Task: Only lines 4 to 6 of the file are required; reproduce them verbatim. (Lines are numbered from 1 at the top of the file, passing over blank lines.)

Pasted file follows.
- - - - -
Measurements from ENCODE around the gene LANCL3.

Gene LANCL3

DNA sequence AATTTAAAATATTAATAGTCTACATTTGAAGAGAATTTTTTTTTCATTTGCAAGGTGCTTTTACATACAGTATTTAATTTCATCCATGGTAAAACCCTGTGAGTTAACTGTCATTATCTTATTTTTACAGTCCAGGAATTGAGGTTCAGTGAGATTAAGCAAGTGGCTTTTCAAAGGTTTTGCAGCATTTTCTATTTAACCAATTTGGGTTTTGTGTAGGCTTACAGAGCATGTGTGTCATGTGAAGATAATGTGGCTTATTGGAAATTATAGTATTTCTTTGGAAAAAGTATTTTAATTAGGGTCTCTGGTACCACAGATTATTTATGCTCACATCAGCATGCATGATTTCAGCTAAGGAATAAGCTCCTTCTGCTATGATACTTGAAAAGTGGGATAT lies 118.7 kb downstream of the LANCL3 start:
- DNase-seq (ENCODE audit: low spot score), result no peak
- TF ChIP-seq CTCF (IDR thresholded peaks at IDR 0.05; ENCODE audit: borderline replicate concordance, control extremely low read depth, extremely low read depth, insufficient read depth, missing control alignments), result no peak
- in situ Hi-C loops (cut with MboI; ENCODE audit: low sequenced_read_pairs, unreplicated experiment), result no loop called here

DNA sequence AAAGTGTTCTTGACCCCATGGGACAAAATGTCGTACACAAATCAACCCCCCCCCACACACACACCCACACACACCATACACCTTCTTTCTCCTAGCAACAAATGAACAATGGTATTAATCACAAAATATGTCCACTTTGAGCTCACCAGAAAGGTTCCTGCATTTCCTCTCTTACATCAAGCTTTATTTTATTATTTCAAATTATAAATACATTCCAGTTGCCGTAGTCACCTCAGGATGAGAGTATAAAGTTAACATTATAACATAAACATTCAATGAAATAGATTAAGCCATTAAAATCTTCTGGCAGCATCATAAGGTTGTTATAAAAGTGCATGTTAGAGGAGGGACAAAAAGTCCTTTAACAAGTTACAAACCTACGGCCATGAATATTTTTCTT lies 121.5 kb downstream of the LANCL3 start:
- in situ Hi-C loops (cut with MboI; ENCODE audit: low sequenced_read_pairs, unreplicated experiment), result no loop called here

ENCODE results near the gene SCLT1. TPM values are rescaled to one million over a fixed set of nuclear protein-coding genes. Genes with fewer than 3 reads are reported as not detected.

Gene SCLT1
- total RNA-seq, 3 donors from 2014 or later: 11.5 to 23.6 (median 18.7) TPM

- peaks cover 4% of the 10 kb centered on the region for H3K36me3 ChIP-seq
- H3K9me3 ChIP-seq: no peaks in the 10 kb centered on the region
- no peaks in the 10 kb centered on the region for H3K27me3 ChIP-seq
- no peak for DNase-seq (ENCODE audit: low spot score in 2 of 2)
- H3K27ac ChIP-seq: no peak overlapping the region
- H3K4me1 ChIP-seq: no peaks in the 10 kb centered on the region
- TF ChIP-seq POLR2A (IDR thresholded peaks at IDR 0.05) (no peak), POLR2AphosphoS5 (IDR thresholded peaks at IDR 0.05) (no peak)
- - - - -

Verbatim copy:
- DNase-seq (ENCODE audit: low spot score), result no peak
- TF ChIP-seq CTCF (IDR thresholded peaks at IDR 0.05; ENCODE audit: borderline replicate concordance, control extremely low read depth, extremely low read depth, insufficient read depth, missing control alignments), result no peak
- in situ Hi-C loops (cut with MboI; ENCODE audit: low sequenced_read_pairs, unreplicated experiment), result no loop called here